By Daniel Langhorne | LB Indy
Oceanfront landowners may have a more difficult time adding onto or remodeling structures under a proposed policy reviewed by the Planning Commission on Wednesday.
To address sea-level rise and related cliff erosion, the California Coastal Commission has set strict limits on new construction on bluff edges that could be jeopardized during a structure’s 75-year lifespan. State and local laws prohibit property owners from armoring cliffs to prevent erosion.
“The concern is if we allow improvements of these properties that it will open up the need to armor the beach,” said Marc Wiener, director of community development.
The Coastal Commission has recently found significant issues with oceanfront projects approved by Laguna Beach and appealed to the state panel, including the lack of specificity in how city law defines a major remodel. Currently, any construction that demolishes more than 50% of the existing structure is considered a major remodel and requires a coastal development permit.
In light of this criticism, city staffers are proposing a definition and set of standards for bluff-top development with the ultimate goal of reducing the number of projects rejected by the Coastal Commission, Senior principal planner So Kim said.
In January 2020, the City Council authorized a contract with geotechnical firm TerraCosta Consulting Group to create a map of Laguna Beach’s coastline that generally delineates appropriate areas of development. That work is anticipated to be completed by mid-March.
Once the assessment is complete, staff will create separate development criteria for portions of properties that are erosion-prone.
“I’m going to be very interested in seeing the mapping that comes forward and seeing what areas are erosion-prone and how we deal with that,” Planning Commissioner Anne Johnson said.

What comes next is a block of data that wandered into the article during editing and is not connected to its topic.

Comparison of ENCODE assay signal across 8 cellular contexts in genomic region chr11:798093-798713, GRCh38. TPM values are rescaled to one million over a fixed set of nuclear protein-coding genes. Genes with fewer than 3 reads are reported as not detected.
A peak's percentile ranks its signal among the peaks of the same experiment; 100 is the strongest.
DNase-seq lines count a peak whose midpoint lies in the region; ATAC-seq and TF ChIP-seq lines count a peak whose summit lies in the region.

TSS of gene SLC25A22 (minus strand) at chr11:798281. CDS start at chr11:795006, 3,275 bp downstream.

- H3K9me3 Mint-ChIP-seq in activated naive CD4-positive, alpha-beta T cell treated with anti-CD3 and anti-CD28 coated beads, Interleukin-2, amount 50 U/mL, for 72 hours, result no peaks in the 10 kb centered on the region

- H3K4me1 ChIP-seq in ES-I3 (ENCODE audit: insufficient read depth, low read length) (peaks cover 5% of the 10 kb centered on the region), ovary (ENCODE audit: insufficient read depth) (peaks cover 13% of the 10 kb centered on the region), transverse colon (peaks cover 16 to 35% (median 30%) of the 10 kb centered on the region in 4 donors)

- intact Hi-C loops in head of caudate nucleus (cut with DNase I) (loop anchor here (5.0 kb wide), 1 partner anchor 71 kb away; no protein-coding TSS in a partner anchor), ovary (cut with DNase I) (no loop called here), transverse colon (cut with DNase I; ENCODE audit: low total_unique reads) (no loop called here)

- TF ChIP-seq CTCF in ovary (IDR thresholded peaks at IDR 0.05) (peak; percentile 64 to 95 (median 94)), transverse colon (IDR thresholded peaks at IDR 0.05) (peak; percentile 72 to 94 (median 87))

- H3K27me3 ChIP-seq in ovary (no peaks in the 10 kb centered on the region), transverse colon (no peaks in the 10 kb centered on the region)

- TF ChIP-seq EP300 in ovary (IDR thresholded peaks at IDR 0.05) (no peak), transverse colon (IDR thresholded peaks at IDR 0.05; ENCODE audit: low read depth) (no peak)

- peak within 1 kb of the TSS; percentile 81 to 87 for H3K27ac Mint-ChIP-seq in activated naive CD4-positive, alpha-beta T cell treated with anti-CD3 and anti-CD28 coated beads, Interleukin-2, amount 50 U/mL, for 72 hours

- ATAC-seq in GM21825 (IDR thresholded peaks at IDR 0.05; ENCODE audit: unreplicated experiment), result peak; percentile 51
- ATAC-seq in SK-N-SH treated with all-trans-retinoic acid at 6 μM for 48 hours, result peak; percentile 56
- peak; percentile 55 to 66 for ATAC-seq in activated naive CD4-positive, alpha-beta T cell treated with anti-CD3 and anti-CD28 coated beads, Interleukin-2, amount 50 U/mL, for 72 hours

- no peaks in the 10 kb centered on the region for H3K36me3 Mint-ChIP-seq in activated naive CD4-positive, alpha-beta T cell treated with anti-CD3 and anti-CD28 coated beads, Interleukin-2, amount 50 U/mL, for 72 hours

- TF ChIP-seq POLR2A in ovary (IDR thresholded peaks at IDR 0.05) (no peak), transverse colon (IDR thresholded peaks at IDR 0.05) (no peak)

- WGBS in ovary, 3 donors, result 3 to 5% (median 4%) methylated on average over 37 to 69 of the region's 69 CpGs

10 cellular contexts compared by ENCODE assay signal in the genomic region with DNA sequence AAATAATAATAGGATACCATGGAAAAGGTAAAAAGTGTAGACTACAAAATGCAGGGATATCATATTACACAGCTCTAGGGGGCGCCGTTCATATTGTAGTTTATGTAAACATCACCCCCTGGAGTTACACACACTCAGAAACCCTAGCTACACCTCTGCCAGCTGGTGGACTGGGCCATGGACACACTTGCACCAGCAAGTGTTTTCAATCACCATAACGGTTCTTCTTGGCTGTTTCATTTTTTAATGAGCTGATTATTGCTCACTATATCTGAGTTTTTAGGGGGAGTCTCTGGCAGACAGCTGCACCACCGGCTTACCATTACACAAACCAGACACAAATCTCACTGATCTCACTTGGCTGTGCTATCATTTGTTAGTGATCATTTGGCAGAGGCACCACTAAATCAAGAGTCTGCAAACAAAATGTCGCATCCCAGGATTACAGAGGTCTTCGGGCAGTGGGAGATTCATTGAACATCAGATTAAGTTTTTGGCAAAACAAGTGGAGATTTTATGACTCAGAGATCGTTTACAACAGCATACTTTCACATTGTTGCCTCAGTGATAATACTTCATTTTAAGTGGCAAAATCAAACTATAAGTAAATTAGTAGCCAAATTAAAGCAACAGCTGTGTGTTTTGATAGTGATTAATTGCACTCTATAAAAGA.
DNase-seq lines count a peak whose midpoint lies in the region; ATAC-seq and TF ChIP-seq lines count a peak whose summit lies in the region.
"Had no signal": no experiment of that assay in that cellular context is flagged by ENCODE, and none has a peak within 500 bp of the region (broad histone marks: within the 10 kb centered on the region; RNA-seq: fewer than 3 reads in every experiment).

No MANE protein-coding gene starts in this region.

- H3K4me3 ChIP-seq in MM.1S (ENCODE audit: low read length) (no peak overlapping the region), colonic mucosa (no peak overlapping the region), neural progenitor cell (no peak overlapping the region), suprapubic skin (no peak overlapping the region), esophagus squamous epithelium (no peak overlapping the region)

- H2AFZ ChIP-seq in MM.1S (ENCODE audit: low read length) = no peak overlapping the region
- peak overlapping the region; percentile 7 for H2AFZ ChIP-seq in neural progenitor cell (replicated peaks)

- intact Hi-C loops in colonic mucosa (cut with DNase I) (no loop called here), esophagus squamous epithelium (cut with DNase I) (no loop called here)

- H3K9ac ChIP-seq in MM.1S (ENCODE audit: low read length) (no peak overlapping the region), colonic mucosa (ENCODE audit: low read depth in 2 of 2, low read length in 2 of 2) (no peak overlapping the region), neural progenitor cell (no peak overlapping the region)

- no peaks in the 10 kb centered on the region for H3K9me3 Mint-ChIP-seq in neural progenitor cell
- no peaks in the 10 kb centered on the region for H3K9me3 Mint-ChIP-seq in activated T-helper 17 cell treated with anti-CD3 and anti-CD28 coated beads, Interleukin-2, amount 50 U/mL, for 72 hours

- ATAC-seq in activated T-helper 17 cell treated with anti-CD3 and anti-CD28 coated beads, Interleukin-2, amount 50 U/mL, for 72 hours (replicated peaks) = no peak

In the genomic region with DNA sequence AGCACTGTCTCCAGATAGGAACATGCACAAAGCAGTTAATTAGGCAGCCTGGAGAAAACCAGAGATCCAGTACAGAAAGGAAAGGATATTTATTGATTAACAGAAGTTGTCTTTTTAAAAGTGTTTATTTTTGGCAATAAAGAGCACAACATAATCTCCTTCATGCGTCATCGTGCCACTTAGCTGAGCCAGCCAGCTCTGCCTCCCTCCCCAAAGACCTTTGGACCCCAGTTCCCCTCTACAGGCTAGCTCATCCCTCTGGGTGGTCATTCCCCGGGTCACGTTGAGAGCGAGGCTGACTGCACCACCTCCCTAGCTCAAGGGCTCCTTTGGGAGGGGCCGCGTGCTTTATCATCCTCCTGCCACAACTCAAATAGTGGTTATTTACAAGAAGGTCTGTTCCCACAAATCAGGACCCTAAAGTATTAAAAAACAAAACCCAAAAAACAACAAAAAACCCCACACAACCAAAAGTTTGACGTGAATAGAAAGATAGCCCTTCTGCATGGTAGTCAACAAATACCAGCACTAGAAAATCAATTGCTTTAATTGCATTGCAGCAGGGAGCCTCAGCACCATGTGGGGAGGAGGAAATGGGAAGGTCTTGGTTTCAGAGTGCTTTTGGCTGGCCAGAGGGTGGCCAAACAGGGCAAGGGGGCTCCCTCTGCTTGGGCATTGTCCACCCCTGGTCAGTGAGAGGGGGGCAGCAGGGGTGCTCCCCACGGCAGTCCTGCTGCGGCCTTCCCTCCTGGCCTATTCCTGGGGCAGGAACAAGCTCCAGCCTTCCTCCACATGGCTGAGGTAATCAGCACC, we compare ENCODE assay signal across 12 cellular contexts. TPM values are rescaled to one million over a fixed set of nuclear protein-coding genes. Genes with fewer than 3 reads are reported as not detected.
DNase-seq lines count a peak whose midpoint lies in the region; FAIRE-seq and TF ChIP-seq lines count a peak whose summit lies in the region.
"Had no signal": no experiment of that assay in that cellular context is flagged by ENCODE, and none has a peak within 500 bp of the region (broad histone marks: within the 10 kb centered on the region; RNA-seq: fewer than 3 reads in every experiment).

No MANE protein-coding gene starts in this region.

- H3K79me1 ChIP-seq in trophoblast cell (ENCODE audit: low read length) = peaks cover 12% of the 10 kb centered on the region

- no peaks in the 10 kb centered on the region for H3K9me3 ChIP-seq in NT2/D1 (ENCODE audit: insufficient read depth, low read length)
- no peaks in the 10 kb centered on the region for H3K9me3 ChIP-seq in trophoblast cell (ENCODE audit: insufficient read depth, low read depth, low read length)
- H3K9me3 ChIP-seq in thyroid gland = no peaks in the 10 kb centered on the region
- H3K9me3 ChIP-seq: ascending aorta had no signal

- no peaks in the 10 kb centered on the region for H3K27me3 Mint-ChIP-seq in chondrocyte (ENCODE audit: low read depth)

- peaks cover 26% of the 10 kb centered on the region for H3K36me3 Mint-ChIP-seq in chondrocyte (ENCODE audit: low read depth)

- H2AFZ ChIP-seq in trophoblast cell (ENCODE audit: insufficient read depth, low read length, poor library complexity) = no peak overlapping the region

Planning commissioner Susan McLintock Whitin also encouraged city staffers to clearly define the difference between repairs and maintenance and new construction when crafting the new regulations on bluff top projects. At the recommendation of local architects, the planning commissioners seemed open to excluding interior drywall removal from how city staffers’ calculate whether a project constitutes new construction.
“We want to be sure that everything this go-around is clear, concise, and well defined and be clear about what applies to demolition calculations,” Whitin said.
Laguna Beach Realtor Loraine Mullen-Kress told the Planning Commission that real estate companies in town and all over California are very concerned about new laws that would require additional disclosures to buyers of oceanfront homes.
“That’s a pretty heavy disclosure and devastating to the value of a property when you realize it’s mapped into an erosion-prone location and therefore you can’t do maybe any additions,” Mullen-Kress said.
The incongruity between state and local law on oceanfront development led to an Orange County Superior Court judge ruling in July 2019 to uphold a Coastal Commission order for the removal of an unpermitted sea wall at 11 Laguna Drive. Homeowners Jeffrey and Tracy Katz appealed that decision last October and their opening brief is due Tuesday, according to court documents.
In the meantime, property owners with aging structures are urging Laguna Beach to adopt bluff top standards that will withstand Coastal Commission scrutiny.
“We understand that people need to improve these properties and they need to live in them so we’re trying to help with that,” Wiener said.
Kim promised work with the direction provided by the commissioners and return with a draft ordinance and map in the next few months.